Category Archives: Financial Aid

Cash, Dinero, Bucks, Mula!


Excited about getting into grad school but not sure how to pay for it?  Receiving financial aid is not uncommon these days.  At least 40% of graduate students borrow money.  Here are six easy steps to getting free money for grad school…

1) Create a bidding war  for yourself by applying to several graduate schools, including at least a couple for which your grades, test scores, or other qualifications are above average. Schools are more likely to add a financial lure for applicants who bring up the school’s statistics, rankings, and prestige.

2) Fill out the Free Application for Federal Student Aid (FAFSA). 

3) Ask your university department or grad school adviser for help in finding aid.

4) Track down and apply to charities and government agencies that fund graduate study in their fields. This is a great option for those in the sciences, education, and languages.

5) Get your employer to contribute to your education. This is a great option: At least half of all workers receive education benefits from their employers.

6) Even if you don’t get free money, you can lower your out-of-pocket costs by taking advantage of tax benfits, loan repayment programs,  jobs, or grad school bargains.


Beyond FAFSA

Still feeling overwhelmed about finding the financial aid you need for graduate school?

After reading Ashley’s informative post about filling out your FAFSA for federal loans, I wanted to explore the other financial aid options out there beyond the general Stafford federal loan.

After filing your FAFSA, hopefully you will be eligible for Stafford loans from the federal government. For this to occur, the FAFSA needs to show that you are expected to contribute very little to nothing toward your graduate school education. The federal government caps graduate student Staffords at $20,500 a year and $138,500 over a lifetime ( But for most students, particularly going to law or medical school, this is not enough money for a poor twenty-something who just graduated from college to live off of for at least 3 years.

The U.S. News & World Report gives valuable advice on financial aid options for graduate school:

Perkins loans are the cheapest federal education loan for students with low incomes, with graduate students qualifying to get up to $8,000 a year at only a 5% interest rate that doesn’t start until after you’ve finished school. Unfortunately, these loans are only given through the schools. Subsidized Stafford loans also do not charge students interest while they are in school. After you max out your Perkins and Stafford loans, you can borrow money from the PLUS program. This program provides financial aid for tuition and transportation and basic living expenses, but be warned of high interest rates.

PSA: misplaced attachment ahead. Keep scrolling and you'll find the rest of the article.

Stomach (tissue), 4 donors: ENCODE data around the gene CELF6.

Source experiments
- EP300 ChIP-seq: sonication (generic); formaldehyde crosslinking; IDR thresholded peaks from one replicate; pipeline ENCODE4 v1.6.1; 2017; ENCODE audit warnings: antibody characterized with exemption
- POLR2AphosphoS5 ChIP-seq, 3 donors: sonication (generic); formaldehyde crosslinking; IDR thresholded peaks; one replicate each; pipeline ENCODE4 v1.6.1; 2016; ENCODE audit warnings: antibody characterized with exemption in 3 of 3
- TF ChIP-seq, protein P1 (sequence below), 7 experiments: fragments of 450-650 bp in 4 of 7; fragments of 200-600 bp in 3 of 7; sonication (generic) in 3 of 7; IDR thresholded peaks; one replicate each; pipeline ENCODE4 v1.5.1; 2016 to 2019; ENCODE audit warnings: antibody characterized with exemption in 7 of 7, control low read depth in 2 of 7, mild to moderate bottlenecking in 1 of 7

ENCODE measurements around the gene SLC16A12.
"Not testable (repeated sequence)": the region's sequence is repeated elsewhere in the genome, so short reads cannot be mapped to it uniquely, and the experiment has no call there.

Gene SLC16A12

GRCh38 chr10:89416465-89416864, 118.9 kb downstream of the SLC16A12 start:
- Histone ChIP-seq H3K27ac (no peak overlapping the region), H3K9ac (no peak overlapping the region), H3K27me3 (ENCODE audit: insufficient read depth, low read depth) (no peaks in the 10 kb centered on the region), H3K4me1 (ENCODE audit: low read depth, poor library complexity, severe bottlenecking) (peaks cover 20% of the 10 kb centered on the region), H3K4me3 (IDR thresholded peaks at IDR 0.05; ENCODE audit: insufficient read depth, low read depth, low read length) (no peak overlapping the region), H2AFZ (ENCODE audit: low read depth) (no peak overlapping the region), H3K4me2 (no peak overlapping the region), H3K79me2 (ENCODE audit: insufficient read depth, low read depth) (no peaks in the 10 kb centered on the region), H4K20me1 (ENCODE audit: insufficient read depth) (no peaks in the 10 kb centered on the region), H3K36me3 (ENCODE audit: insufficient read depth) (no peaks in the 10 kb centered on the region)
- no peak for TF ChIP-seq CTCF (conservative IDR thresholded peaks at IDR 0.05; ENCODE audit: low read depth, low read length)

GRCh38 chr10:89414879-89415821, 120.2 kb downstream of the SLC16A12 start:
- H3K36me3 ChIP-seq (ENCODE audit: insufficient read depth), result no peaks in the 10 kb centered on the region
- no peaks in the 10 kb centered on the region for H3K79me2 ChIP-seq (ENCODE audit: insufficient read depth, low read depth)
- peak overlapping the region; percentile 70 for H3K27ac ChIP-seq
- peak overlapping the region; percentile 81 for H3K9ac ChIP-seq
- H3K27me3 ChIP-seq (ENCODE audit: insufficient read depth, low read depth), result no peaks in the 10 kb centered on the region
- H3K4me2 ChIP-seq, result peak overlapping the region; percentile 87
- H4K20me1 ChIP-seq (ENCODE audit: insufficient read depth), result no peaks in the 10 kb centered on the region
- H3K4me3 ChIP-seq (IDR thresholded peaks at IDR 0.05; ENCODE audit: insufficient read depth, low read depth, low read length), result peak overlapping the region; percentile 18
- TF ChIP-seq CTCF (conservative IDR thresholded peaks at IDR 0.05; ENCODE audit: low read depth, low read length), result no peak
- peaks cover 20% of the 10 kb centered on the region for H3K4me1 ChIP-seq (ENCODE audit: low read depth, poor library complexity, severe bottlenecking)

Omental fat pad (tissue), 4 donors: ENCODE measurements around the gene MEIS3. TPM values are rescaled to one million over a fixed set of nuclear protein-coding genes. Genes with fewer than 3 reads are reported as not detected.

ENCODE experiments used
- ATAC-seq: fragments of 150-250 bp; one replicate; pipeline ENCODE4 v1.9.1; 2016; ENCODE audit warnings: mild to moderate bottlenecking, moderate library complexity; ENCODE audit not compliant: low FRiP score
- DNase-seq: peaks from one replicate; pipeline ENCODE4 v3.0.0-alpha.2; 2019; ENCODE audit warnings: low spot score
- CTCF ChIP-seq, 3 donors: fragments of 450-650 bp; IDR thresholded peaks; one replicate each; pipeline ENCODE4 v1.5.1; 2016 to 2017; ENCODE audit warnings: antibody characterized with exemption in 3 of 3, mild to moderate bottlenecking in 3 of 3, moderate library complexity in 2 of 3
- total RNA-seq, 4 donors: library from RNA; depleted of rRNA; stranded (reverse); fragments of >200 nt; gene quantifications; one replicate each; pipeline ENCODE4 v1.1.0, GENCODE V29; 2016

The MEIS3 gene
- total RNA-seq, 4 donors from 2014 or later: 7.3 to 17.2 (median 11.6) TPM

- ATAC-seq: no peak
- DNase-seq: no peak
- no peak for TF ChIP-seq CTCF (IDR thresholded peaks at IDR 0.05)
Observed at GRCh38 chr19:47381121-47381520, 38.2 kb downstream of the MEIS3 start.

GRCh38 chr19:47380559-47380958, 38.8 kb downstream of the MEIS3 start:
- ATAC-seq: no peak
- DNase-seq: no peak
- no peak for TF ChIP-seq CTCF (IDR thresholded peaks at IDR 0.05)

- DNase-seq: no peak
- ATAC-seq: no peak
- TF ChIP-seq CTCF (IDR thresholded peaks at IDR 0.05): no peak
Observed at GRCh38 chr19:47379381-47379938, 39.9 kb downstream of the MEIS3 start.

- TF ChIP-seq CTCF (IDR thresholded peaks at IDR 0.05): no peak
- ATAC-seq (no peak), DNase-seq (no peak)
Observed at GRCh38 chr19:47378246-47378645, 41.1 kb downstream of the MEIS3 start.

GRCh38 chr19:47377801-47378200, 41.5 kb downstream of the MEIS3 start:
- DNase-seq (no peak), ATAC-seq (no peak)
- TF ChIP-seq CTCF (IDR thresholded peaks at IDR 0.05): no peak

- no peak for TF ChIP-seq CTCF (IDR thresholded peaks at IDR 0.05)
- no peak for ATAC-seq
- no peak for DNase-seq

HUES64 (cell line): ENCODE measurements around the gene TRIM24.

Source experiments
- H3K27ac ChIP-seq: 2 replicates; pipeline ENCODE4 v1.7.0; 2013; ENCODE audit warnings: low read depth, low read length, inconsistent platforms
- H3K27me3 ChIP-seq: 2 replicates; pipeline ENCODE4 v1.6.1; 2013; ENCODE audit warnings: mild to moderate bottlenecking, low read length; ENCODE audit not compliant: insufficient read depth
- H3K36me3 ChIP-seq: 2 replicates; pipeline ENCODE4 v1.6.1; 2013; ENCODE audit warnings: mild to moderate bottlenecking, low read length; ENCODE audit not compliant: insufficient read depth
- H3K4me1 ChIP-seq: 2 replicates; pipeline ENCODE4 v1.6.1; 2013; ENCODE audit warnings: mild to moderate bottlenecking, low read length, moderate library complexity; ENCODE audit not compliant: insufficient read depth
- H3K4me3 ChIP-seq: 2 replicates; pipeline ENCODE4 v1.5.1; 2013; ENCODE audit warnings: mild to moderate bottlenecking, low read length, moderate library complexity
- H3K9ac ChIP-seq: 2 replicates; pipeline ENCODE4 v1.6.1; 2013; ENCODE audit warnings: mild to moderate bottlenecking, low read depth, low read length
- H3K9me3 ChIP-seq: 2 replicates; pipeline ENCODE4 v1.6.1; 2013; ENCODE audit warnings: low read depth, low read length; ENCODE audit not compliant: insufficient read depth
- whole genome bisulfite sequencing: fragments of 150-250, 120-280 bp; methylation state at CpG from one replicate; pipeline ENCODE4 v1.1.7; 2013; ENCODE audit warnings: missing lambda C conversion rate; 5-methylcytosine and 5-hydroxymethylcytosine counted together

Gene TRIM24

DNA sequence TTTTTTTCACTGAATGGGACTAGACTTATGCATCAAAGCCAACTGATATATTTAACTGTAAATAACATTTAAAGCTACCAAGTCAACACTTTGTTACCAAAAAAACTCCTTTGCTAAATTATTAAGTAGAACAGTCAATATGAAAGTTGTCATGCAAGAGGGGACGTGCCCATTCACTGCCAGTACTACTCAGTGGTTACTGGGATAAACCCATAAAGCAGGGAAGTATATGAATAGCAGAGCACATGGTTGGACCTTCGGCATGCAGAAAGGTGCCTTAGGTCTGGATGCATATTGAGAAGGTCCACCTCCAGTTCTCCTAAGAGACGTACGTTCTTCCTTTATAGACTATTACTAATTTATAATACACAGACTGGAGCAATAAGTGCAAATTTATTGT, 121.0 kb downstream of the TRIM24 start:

Beyond federal financial aid, there are other smaller options to collect money for graduate school:

1) Tax benefits

If you have some sort of income, the government may give you a tax credit or tax deduction for education expenses. You can qualify for the full credit of $2,000 if your income is under $43,000 or half credit if your income is under $53,000. You could also file for a tax deduction for up to $4,000 for tuition if you make under $65,000. Unfortunately you cannot take both the tax credit and deduction.

2) Help from an employer

Thinking about finding a job and then going to graduate school? Let your employer pay for it! Many employers will offer tuition benefits if your graduate degree will strengthen your job performance. The only catch is most employers require you to take job-related courses so make sure your job is something you are interested in pursuing further!

3) Need-based grants or scholarships:

Use your undergraduate school resources! Visit your financial aid office and career development office for information about scholarships and need-based grant options. In order to be considered for need-based grants from your graduate school, you need to complete and file your FAFSA by the end of January. Some companies and non-profits provide grants or scholarship information as well. Here is a list of some scholarship websites that could provide options that are available to you specifically.

For more information on your options for financial aid, visit the U.S. Department of News education website at